Saturday, December 4, 2021

Do these Serial Prehospital ECGs show OMI?

A 50-something male with a history of hypertension called 911 after sudden onset chest pain in the middle of his chest radiating up to his neck. He reports that earlier in the day he had some chest pain that came on while he was teaching that subsequently resolved with rest.  + Diaphoresis and SOB, no radiation to the shoulders. 

He had 3 prehospital ECGs recorded:

What do you think?

The 1st ECG is may appear normal, but is ischemic.  There is a very tiny amount of ST depression in V2, but there is definitely a bit of STD in V3 and V4.  

The 2nd ECG has clear STD in V2-V4 and slightly larger inferior T-waves.  

The 3rd has still larger T-waves in inferior leads.  There is now RBBB (but QRS is only 120 ms), with rSR in V1, but no R' beyond V1.  Without an R'-wave in V2, there is no reason to have ST depression other than posterior OMI (RBBB with rSR' usually is followed by some STD that is discordant to that preceding large R' wave).

So this is highly suspicious, if not diagnostic, of inferior-posterior OMI.

For reasons I can't explain to myself, I was skeptical when I saw these prehospital ECGs.  I should know without doubt that in the context of acute chest pain, ANY ST depression maximal in V1-V4 is highly specific for OMI.  After all, Pendell and I wrote the paper.  This shows that even I am biased by the STEMI paradigm.

He arrived at the ED and had normal VS and normal exam.

On arrival, he had an ED ECG recorded:

What do you think?

It is now clearly diagnostic of inferior-posterior OMI.  T-waves inferior are markedly different, there is new subtle inferior STE, there is reciprocal STD in aVL, and there is diagnostic ST depression in V2 and V3.

The cath lab was activated.  


After leaving for the cath lab, the first hs troponin I returned at 40 ng/L .  The URL for this assay is 34 ng/L for men, but a value with a high (70%) positive predictive value at Hennepin for type I MI (which includes BOTH OMI + NOMI) is 200 ng/L.  (We don't know which initial value, if any, has a high PPV for OMI).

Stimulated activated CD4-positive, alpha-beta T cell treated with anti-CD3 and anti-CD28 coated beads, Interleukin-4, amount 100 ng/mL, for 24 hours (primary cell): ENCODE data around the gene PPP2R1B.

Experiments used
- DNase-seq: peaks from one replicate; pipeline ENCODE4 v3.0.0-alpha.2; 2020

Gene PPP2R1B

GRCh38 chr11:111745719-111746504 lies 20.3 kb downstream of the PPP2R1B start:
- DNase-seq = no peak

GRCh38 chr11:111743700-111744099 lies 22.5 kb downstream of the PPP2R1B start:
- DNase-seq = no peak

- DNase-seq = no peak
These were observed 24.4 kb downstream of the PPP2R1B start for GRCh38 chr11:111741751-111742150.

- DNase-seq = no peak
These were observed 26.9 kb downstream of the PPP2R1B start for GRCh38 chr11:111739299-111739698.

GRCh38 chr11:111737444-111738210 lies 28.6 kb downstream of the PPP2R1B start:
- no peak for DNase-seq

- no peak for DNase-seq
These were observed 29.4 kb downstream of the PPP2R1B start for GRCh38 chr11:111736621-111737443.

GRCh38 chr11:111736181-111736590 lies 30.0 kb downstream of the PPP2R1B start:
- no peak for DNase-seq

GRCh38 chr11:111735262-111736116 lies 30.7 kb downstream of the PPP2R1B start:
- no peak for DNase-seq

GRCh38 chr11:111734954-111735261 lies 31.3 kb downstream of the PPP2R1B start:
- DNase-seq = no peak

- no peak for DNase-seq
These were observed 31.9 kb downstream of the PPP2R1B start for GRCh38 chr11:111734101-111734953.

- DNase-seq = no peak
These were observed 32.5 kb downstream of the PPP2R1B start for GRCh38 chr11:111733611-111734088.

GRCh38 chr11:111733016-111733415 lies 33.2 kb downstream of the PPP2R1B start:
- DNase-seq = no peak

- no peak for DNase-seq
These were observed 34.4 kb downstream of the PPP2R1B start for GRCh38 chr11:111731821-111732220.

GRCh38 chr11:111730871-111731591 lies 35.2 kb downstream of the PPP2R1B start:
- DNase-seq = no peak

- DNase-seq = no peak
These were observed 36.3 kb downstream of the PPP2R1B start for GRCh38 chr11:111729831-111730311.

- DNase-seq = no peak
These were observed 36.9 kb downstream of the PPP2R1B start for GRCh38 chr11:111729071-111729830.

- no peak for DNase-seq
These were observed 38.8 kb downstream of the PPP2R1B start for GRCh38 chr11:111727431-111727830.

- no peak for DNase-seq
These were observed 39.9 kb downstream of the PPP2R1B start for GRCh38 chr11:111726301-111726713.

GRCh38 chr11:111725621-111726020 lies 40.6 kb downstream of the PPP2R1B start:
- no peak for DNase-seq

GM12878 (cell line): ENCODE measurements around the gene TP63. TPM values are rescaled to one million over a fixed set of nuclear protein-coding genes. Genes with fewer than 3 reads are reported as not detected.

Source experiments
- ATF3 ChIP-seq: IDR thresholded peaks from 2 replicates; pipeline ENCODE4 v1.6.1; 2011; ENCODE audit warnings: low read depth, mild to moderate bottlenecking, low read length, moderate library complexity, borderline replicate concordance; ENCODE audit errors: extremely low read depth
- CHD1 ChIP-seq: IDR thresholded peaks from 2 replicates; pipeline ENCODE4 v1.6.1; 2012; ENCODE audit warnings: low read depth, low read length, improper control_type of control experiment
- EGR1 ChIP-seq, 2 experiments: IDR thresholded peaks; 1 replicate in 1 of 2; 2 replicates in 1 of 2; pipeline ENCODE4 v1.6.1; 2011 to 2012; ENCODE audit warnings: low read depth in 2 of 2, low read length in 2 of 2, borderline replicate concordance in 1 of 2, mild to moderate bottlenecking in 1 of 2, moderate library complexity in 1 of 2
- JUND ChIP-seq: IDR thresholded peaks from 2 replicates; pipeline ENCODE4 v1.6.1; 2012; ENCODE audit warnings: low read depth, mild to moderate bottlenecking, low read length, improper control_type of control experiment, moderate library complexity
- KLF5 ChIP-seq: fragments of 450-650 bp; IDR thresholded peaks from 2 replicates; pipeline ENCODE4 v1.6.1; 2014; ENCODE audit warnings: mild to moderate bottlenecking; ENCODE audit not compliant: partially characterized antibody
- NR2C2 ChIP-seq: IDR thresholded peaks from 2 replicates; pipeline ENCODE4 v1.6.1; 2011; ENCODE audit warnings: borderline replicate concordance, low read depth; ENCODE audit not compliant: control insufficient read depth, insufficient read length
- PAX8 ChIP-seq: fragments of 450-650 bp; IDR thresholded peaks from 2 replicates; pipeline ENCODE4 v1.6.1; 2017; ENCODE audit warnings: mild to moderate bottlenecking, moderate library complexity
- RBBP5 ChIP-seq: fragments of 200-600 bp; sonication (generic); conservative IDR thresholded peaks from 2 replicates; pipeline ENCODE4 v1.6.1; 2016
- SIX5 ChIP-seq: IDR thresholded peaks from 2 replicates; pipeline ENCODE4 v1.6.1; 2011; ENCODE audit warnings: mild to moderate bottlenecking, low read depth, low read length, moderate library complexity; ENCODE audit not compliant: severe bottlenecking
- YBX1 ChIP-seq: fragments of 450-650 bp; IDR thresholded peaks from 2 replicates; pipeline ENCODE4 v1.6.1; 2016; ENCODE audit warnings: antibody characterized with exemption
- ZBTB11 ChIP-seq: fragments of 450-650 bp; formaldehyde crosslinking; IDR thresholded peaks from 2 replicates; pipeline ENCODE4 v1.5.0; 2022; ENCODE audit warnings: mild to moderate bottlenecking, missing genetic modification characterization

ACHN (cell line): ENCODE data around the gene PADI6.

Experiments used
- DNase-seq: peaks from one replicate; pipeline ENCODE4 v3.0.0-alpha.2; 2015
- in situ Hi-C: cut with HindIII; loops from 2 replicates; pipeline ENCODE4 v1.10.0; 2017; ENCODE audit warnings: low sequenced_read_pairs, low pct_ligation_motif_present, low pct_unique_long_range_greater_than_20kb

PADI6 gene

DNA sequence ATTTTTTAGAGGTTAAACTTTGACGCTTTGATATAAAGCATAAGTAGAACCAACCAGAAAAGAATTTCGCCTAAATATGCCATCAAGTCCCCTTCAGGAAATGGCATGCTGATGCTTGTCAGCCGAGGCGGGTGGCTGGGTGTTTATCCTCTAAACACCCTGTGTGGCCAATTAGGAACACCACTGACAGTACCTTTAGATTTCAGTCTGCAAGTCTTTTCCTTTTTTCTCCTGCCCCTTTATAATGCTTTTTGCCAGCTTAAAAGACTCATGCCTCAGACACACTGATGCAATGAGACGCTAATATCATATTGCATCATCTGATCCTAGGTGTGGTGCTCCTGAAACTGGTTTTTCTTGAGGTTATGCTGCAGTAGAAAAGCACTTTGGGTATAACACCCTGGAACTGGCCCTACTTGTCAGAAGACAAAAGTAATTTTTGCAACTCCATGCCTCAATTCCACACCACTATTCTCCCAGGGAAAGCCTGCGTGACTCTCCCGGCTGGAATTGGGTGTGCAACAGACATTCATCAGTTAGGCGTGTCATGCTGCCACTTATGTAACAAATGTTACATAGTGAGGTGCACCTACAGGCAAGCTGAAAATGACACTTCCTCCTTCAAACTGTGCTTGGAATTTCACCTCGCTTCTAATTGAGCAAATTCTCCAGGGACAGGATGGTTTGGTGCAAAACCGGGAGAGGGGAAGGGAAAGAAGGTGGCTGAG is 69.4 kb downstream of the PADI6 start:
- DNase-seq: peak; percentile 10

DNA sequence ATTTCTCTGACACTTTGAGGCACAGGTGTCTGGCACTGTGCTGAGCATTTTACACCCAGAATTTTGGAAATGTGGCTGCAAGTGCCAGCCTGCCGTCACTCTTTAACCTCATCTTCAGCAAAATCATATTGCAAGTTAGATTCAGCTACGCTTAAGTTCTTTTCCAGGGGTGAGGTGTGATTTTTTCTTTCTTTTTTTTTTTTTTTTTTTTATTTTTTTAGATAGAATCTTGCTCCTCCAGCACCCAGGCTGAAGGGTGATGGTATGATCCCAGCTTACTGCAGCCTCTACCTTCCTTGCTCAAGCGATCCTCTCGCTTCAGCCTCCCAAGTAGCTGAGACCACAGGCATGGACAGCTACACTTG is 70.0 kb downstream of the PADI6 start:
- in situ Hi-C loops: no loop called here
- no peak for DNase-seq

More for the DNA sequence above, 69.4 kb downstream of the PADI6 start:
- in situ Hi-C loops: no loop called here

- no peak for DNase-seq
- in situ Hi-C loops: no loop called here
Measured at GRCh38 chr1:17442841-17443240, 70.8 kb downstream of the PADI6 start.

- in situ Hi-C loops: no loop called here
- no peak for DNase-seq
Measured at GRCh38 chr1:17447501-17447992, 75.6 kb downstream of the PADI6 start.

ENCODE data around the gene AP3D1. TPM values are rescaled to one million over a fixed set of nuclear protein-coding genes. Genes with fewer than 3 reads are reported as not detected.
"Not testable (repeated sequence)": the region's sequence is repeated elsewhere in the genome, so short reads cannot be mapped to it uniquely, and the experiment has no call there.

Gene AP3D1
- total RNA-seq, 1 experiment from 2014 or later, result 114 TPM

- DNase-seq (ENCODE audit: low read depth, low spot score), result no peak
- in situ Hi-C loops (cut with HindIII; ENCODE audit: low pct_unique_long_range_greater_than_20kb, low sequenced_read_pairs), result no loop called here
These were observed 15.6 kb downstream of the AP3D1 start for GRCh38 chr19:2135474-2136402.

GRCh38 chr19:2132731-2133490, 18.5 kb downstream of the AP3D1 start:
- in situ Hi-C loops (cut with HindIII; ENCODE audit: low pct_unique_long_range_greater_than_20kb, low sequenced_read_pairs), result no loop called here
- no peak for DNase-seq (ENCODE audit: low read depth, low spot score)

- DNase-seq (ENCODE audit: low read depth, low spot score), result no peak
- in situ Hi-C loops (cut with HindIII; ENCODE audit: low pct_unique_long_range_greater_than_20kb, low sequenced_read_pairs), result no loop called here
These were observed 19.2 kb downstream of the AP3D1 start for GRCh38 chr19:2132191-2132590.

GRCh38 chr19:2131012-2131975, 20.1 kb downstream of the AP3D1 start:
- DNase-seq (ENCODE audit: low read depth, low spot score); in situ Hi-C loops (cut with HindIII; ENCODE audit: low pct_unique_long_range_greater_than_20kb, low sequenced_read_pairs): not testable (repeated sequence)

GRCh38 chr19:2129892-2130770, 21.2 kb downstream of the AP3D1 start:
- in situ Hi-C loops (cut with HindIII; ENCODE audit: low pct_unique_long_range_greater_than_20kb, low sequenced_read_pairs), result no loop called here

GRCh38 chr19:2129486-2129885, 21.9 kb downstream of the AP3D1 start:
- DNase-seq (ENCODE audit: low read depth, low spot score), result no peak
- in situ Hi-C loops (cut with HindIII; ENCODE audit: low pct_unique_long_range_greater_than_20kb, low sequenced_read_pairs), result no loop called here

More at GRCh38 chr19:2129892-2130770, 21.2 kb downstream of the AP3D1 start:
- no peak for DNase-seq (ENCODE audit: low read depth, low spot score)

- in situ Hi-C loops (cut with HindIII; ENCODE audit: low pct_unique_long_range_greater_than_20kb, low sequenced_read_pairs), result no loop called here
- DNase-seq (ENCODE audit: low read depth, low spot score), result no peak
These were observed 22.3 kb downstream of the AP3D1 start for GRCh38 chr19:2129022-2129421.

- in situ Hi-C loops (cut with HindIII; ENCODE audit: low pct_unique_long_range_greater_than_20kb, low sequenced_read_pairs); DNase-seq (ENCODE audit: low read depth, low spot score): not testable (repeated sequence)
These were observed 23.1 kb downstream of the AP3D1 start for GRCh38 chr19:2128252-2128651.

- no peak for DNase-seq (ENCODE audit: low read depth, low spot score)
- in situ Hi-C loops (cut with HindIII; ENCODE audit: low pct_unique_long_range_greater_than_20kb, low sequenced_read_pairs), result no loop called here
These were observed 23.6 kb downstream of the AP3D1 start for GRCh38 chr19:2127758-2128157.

Thus, an isolated initial value of 40 ng/L tells us little about the probability of OMI/NOMI.  In the context of acute chest pain, it makes a type I MI very likely.  Only the ECG can tell us if it is OMI or NOMI.

The peak Troponin I was 6534 ng/L.  This is quite high and is seen in some NOMI but more often in very rapidly treated OMI.

Angiographic findings:

1. Left dominant system (the circumflex supplies the inferior wall).

2. Left main: large, no significant stenosis.

3. LAD: luminal irregularities in the proximal to mid segment and focal 70% stenosis in the distal segment. Very small diagonals. The diagonal territory is supplied mainly by a Ramus intermedius with luminal irregularities.

3. LCX: dominant. Supplies an early OM, LPLA and LPDA. There is a severe 95% stenosis in the distal LCX in the AV groove distal to an LPLA and proximal to an LPDA (supplying the inferior and posterior walls).

TIMI flow is not mentioned.  A 95% lesion could have normal (TIMI-3) flow, or it could have lower than normal TIMI 1 or 2 flow.  However, the ECG tells us that flow was not normal at the time of the ECG.  It might have been normal at the time of the angiogram.

4. RCA: non-dominant, no relevant stenosis.

Formal Echo:

--Normal LV size, wall thickness, and systolic function with an estimated LVEF of 63%.

--Regional wall motion abnormality - hypokinesis of basal inferior and inferolateral segments.

So this is consistent with inferior-posterior injury, but (since EF was good) also with only a mild to moderate amount of injury.  This minimal injury is attributed to very fast treatment and the fact that the artery was open at the time of the angiogram.

In our studies, we defined Occlusion (OMI) retrospectively: if there was very low flow in the artery (TIMI 0/1) or there was a culprit PLUS a very high troponin, we assumed that the artery was occluded at the time of the ECG.  The definition of "very high troponin" varied (all used contemporary (not high sensitivity) troponins.  In the DIFOCCULT study, it was a troponin I of 5.0 ng/mL (approximately equal to 5000 ng/L for hs troponin).  In DOMI-ARAGATO 2 and in all studies of the Modified Sgarbossa Criteria, including PERFECT (paced rhythm), we used contemporary troponins Troponin I of at least 10 ng/mL (equivalent to 10,000 ng/L for high sensitivity) or troponin T of 1.0 ng/mL (equivalent to 1000 ng/L for hs-cTnT).  

Thus, it is unclear whether this patient would have qualified for our definition of OMI.  The artery was open, but we do not know the TIMI flow.  The troponin was above 5000 ng/L, but below 10,000 ng/L.

No comments:

Post a Comment

DEAR READER: I have loved receiving your comments, but I am no longer able to moderate them. Since the vast majority are SPAM, I need to moderate them all. Therefore, comments will rarely be published any more. So Sorry.

Recommended Resources